Today and tomorrow the Daily Dawg will tell you about two cases that involve student participation in extracurricular activities. Today we’ll tackle the simple, straightforward case. Tomorrow we will muddy the water.
Today’s case arose when a student in New Deal ISD moved from mom’s house in New Deal to dad’s in Lubbock-Cooper. To make this story easier to understand, let’s call this student The Player.
The Player had attended school in New Deal for several years, including some after he moved to Cooper. He also played football for New Deal and is described in the lawsuit as a “talented football player and track athlete.” However, in January, 2018, the student enrolled in Cooper.
According to the lawsuit, the New Deal football coach tried to persuade The Player to return to New Deal. In fact, he allegedly offered to allow another student, The Player’s good friend, to transfer into New Deal with him. However, The Player’s father nixed the idea and The Player stayed at Cooper. The suit tells us that the coach was not happy about the loss of his talented player and so he filed a complaint with the UIL, alleging that this move to Cooper was done for athletic purposes. The UIL agreed with that, and barred The Player from competition for a year.
The father then sued the UIL and New Deal, alleging that this was all an improper effort to punish a student. The dad argued that the move to Cooper was designed to get The Player, who was also a very good student, into a bigger district where more advanced classes would be available. On top of that, Cooper was closer. So the dad argued that athletics was certainly not the primary consideration.
The UIL usually wins cases like this, and it won this one. The father made three arguments, all of which fell short. First, the dad argued that The Player was denied the “equal protection” of the laws. To prevail on that theory, the dad had to produce evidence of another student who was in a similar situation but was treated differently. The court held that the father had not found a “similarly situated” student to compare The Player with. So this claim failed.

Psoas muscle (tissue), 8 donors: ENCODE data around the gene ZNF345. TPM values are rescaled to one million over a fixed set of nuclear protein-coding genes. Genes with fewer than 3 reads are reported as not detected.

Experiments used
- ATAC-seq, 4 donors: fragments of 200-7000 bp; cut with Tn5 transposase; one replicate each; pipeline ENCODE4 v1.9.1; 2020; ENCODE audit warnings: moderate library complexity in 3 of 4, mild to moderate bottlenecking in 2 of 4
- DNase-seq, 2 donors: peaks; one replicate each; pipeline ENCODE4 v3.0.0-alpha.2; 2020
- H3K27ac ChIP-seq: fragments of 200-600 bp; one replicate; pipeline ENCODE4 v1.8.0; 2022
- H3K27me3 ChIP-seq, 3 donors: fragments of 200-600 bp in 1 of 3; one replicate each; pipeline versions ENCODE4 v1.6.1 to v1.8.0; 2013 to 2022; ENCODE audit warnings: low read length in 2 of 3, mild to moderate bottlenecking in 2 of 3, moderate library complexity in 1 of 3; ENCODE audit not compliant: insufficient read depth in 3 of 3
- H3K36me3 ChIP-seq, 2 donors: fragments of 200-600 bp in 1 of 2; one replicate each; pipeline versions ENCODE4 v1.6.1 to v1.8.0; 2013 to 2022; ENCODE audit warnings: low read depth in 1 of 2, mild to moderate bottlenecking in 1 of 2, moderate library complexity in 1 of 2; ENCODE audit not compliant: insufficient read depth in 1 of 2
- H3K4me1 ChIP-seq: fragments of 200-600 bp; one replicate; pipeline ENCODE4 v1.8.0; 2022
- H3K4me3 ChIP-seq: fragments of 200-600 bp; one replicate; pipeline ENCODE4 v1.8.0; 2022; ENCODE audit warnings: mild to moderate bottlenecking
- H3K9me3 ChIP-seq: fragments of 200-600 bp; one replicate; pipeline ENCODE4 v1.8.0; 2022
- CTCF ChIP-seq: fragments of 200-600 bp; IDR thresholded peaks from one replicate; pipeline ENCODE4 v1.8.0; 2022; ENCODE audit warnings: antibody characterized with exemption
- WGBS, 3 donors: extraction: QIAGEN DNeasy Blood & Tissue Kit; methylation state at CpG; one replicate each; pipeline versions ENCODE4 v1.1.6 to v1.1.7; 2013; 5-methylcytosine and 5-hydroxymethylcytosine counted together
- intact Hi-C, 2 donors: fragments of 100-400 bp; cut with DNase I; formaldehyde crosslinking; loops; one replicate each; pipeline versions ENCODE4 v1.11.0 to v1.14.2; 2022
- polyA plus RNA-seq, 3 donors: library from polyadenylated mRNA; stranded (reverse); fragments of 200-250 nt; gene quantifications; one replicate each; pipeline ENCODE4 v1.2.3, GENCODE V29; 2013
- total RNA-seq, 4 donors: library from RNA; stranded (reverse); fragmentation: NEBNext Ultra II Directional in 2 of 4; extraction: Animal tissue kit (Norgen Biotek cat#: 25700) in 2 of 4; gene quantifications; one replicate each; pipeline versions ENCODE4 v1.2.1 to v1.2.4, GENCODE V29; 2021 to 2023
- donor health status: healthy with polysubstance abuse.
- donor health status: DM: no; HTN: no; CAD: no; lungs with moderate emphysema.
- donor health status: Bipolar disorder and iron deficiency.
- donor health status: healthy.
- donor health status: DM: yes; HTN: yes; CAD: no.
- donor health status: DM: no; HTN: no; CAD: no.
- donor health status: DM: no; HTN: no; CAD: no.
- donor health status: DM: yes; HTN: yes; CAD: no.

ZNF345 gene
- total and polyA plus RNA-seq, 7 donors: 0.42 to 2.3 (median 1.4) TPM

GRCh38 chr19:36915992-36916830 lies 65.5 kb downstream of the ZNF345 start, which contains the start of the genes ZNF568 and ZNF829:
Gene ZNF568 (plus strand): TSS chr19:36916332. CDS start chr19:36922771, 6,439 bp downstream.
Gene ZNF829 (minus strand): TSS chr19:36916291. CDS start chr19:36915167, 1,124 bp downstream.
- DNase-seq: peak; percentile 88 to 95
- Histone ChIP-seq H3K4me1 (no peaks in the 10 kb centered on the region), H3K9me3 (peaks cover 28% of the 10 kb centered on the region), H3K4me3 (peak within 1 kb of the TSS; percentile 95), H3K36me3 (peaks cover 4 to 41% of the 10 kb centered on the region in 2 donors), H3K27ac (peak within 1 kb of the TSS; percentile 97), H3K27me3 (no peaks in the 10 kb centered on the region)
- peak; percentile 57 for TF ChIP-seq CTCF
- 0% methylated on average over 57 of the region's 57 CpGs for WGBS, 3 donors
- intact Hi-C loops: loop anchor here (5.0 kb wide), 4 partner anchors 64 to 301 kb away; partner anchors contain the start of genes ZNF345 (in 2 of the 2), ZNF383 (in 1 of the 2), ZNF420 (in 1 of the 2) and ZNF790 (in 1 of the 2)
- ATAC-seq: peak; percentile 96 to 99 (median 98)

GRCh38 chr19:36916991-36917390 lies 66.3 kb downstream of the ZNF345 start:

The second theory was a denial of due process. The father complained about the UIL process. He was not allowed to cross examine witnesses. The UIL did not conduct an “evidentiary hearing.” But the court had little trouble dismissing that argument as it has done numerous times before. The problem here for the dad is that “process” is not “due” unless a property right is implicated. A student has a property right to attend school, but not a “right” to participate in UIL activities. Key Quote:
The court concludes that UIL did not violate [The Player’s] right to due process, because [his] interest in participating in interscholastic sports is not protected by the Due Process Clause.
The third argument was that The Player had been denied his right to a public education. Nope. The court pointed out that The Player was making straight A’s at Cooper, and that the father had even acknowledged that he “thrives” at Cooper. So there was no loss of the right to a good education.
Case dismissed. UIL transfer rule upheld once again. But tune in tomorrow when we will toss a bit of religion into the mix. Today’s case is Martinez v. UIL, decided by the federal court for the Western District of Texas on January 7, 2019. We found it at 2019 WL 122058.
DAWG BONE: WHEN PROCESS IS NOT DUE YOU CAN’T CLAIM A DENIAL OF DUE PROCESS.
Tomorrow: a “promesa” to God violates the dress code. What now?